Kemi Badenoch votes against Rishi Sunak's smoking ban despite Prime Minister calling on Cabinet to back Bill

16 April 2024, 18:31 | Updated: 16 April 2024, 19:54

Kemi Badenoch to vote against Rishi Sunak's smoking ban despite Prime Minister calling on Cabinet to back Bill
Kemi Badenoch to vote against Rishi Sunak's smoking ban despite Prime Minister calling on Cabinet to back Bill. Picture: Alamy

By Christian Oliver

Kemi Badenoch has voted against Rishi Sunak's flagship smoking ban Bill, despite Rishi Sunak calling on his Cabinet to back the new law.

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Badenoch, the business and trade secretary, said she had "significant concerns" about the legislation and appreciated that the prime minister had made the Bill a free vote.

Badenoch told LBC's Iain Dale that she did not think "the end justifies the means" and was most concerned about "equality under the law and treating adults differently".

She said the law "would mean a 50-year-old could do something and a 49-year-old couldn't".

It comes as Rishi Sunak's Tobacco and Vapes Bill passed through the House of Commons on its first reading, with MPs voting 383 to 67.

Business Secretary Kemi Badenoch arriving in Downing Street, March 19, 2024
Business Secretary Kemi Badenoch arriving in Downing Street, March 19, 2024. Picture: Alamy

Read More: Liz Truss turns on Rishi Sunak's flagship smoking ban as Tories revolt ahead of key vote

Read More: Minister who reveals she started smoking at 12 says she's not interested in freedom argument against ban

The Tobacco and Vapes Bill will make it illegal to sell tobacco products to anyone born after January 1 2009, which covers children who are currently 15 or younger.

The legal age to buy tobacco would then increase each year in a bid to end smoking.

It would not ban smoking outright as anyone who can legally buy tobacco now will be able to continue to do so if the Bill becomes law.

Responding to LBC's Iain Dale's suggestion that it was a significant move for a Cabinet minister to vote against the party line, Badenoch said: "I thought very long and hard about it and I would rather have not voted against. But I thought actually a free vote gives you to step outside of collective responsibility and explain some of your thinking."

The business secretary said she went through "multiple iterations" of how she should vote on the Bill.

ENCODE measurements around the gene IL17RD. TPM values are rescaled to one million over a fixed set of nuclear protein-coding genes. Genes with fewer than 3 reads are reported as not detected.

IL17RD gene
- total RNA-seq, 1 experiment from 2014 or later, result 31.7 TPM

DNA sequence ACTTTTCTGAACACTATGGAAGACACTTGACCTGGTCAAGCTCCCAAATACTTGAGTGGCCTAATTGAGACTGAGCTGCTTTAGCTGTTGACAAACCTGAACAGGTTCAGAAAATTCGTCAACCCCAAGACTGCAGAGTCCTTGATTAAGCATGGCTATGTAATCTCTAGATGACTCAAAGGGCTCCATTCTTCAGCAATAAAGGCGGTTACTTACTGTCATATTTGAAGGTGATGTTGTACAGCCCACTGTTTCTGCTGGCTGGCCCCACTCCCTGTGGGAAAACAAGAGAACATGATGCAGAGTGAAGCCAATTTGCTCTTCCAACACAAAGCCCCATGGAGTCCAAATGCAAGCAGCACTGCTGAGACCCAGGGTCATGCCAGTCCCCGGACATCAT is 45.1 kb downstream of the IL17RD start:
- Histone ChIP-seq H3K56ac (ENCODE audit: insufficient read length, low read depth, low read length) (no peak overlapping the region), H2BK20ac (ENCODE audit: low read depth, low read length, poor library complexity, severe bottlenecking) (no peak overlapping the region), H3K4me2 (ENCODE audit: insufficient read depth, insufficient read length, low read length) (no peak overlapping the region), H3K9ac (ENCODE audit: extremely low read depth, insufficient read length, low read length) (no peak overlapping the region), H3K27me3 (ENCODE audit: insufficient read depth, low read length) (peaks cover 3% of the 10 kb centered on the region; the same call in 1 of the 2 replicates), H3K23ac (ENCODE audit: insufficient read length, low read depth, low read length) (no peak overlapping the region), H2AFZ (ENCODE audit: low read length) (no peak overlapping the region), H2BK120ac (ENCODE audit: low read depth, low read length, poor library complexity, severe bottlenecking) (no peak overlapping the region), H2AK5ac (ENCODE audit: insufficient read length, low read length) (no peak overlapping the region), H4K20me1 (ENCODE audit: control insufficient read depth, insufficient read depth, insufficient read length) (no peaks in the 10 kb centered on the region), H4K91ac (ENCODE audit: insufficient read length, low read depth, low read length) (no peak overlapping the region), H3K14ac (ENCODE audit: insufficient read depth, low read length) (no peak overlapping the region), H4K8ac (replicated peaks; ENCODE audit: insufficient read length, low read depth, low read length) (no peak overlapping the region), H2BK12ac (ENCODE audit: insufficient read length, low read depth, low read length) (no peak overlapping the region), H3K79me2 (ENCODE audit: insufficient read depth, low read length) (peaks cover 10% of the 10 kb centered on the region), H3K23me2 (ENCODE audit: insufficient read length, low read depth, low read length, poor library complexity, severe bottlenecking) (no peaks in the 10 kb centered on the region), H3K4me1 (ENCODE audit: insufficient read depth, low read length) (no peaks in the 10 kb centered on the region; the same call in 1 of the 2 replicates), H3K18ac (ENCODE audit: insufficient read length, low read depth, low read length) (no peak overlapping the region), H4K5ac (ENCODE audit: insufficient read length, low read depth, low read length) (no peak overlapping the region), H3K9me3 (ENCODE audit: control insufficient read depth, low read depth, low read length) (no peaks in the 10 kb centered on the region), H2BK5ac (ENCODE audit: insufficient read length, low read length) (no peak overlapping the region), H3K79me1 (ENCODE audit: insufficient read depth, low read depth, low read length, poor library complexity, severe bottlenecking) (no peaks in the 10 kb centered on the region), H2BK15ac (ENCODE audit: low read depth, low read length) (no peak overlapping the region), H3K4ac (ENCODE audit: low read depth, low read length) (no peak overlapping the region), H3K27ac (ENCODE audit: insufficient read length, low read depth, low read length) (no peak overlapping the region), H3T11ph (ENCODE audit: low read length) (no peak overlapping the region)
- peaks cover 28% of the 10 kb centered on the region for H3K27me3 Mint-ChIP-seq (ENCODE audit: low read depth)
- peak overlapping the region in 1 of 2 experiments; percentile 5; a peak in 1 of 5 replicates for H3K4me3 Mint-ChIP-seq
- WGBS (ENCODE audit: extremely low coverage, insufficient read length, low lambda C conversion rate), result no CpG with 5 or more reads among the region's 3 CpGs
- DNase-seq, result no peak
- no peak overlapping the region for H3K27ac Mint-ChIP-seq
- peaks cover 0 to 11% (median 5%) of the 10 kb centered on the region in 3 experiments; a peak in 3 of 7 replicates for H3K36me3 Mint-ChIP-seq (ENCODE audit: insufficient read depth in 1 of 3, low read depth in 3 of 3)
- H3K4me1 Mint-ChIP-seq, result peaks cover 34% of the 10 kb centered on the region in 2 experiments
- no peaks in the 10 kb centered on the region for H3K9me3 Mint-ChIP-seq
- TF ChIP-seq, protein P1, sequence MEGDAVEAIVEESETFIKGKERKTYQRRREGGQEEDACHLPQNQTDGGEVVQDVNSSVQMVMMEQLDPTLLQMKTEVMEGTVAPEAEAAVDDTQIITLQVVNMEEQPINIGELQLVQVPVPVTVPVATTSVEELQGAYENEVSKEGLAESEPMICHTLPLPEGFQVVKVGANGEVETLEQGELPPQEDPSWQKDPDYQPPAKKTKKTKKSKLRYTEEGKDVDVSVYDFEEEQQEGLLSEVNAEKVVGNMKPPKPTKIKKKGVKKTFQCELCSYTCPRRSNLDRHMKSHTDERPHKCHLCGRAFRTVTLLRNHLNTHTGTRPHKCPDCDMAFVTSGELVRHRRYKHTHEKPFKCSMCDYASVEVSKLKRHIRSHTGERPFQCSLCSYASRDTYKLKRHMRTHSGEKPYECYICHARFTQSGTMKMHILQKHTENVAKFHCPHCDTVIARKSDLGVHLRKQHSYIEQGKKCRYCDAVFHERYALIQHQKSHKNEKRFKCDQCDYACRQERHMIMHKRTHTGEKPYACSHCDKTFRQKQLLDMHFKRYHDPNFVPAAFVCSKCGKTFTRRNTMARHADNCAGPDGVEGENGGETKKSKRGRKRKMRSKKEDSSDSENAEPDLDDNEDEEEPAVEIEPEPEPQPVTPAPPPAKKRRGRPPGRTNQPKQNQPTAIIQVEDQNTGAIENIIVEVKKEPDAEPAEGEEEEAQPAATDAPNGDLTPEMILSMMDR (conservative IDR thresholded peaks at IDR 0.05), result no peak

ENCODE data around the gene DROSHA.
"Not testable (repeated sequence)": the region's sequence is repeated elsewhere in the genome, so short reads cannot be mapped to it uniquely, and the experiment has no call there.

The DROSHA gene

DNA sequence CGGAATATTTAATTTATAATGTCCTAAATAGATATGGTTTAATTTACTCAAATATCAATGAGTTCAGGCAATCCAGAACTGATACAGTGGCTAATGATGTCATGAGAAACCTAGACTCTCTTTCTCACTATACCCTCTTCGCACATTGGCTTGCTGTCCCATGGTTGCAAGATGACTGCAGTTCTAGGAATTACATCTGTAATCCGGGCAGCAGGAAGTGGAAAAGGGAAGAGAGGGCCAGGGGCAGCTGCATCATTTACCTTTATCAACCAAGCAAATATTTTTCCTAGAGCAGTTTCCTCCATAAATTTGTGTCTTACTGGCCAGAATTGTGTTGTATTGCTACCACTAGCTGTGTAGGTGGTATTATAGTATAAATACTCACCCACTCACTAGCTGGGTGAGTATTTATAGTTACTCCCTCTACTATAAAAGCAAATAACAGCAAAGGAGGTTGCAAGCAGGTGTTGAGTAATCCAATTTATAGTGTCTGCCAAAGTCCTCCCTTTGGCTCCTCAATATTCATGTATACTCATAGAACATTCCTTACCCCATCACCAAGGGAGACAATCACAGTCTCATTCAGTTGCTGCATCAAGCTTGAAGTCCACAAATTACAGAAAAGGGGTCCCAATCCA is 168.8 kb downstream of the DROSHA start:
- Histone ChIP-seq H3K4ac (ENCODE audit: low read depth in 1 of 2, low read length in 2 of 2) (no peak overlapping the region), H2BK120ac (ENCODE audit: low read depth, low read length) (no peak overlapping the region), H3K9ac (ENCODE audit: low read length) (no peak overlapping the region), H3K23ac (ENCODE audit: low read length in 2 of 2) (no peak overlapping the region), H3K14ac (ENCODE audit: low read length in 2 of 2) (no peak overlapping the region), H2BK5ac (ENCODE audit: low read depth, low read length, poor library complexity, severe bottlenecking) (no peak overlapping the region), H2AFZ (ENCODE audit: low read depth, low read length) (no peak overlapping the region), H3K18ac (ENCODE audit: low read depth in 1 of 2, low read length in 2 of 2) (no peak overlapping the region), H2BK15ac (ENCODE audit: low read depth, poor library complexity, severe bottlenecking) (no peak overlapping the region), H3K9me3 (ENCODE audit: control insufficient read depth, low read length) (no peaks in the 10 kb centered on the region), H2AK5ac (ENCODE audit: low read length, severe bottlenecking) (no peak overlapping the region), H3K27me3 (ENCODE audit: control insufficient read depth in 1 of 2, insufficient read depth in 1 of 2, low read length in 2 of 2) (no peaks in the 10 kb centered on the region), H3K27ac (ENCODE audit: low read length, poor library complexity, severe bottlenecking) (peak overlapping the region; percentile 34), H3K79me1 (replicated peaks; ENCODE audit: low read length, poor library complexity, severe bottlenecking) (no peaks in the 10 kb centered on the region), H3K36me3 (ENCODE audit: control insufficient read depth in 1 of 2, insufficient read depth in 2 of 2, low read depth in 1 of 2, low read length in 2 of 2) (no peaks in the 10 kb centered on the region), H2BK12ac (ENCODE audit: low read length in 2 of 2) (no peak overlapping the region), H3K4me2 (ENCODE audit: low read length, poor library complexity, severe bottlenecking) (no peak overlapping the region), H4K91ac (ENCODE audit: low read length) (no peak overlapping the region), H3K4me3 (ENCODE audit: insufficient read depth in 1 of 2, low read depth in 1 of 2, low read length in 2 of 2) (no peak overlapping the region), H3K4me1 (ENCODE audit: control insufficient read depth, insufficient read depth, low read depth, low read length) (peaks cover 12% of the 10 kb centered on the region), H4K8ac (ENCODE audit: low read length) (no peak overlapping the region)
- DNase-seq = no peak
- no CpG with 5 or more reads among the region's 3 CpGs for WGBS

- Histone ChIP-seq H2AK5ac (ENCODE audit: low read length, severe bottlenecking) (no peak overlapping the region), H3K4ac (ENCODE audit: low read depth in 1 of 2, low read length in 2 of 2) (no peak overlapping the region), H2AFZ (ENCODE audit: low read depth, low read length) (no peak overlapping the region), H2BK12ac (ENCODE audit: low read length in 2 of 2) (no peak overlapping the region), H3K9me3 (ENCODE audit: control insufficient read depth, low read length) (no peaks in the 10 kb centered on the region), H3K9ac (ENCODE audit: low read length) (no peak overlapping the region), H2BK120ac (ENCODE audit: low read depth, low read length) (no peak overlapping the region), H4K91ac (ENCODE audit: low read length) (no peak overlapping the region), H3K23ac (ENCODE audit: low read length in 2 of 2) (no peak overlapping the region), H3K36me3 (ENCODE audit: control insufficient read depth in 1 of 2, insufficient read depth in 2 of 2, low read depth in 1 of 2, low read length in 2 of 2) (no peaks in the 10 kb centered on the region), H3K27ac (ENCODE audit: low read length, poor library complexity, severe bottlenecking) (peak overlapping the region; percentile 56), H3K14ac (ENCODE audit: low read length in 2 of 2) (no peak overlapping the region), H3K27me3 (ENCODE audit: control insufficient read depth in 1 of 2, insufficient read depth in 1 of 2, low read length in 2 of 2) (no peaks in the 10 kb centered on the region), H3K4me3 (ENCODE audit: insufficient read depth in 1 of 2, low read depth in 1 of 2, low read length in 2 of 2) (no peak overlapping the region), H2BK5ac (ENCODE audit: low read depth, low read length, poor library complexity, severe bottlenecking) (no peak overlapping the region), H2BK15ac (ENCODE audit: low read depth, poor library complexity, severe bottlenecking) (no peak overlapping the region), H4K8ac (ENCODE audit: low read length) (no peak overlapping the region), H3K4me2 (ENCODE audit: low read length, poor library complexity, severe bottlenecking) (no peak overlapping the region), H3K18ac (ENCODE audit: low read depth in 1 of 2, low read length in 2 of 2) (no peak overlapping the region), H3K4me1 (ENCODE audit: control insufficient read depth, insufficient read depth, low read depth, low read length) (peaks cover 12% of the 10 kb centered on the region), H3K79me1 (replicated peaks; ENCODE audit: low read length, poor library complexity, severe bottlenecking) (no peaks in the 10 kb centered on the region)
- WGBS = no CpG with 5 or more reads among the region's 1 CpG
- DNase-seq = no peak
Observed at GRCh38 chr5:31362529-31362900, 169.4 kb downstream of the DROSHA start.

"My father died of cancer and we believe that it was a lung cancer that actually spread to his brain," she said.

"I think it's important that people realise that I'm not actually a supporter of smoking. I don't like it and I've never been a smoker. I have seen the damage that it does and I want to see that smoke-free generation."

"But how we draft legislation and the approach we take is just as important as the intentions."

The minister said came under no pressure from the prime minister of party whips over how she was voting in the free vote.

Former Prime Minister Liz Truss called the government's flagship smoking ban a "virtue-signalling piece of legislation", while Tory minister Anne-Marie Trevelyan has also come out against the Bill.

The Foreign Office minister tweeted: "I have pondered long and hard about how to vote and have decided that in its present form I cannot support it.

"This is just stage one of the legislation and I hope that at the next stage we can make amendments which will make it law which will be more likely to actually deter young smokers without removing freedom of choice for adults.

"My granny smoked all her life, the rest of us have always been opposed to it as a result. But her ability to decide for herself is one which I would not want to remove.

"So what might work? That we raise the age of being allowed to smoke to 21, since most young people start before they are 20.

"Logically this will therefore see far far fewer people take up the bad habit in the first place."

Anne-Marie Trevelyan is seen in Westminster, March 12, 2024
Anne-Marie Trevelyan is seen in Westminster, March 12, 2024. Picture: Alamy

The Bill has faced a flood of criticism from several other MPs, with Boris Johnson calling it “absolutely nuts”.

Earlier in the day, Liz Truss warned her Tory colleagues, that there were enough "finger-wagging, nannying control freaks" on the opposition benches willing to support the proposals.

She called on the party to instead "stand by our principles and our ideals".

Truss said: "The only other country in the world where such a bill was brought forward was New Zealand under a very left-wing prime minister and that bill has now been reversed under the new Conservative government in New Zealand.

"And I have a message for my colleagues on this side of the House. If people want to vote for finger-wagging, nannying control freaks, there are plenty of them to choose from on the benches opposite, and that's the way they will vote.

"And if people want to have control over their lives, if they want to have freedom, that is why they vote Conservative and we have to stand by our principles and our ideals."

Downing Street has pushed back against Ms Truss's attack on "control freaks" supporting the ban.

A No10 spokeswoman said: "I think the Prime Minister would disagree with that. I think, as he set out right when he first announced this, this is an important change which will save thousands of lives and billions of pounds for the NHS. And the Prime Minister thinks that that is an important thing to do."

Asked why Mr Sunak believes the move is not unconservative, the spokeswoman said: "This has always been a free vote and that's because he respects that people's attitudes to smoking is a matter of conscience - and that's why the approach that we're taking with this legislation has been in line with previous interventions."

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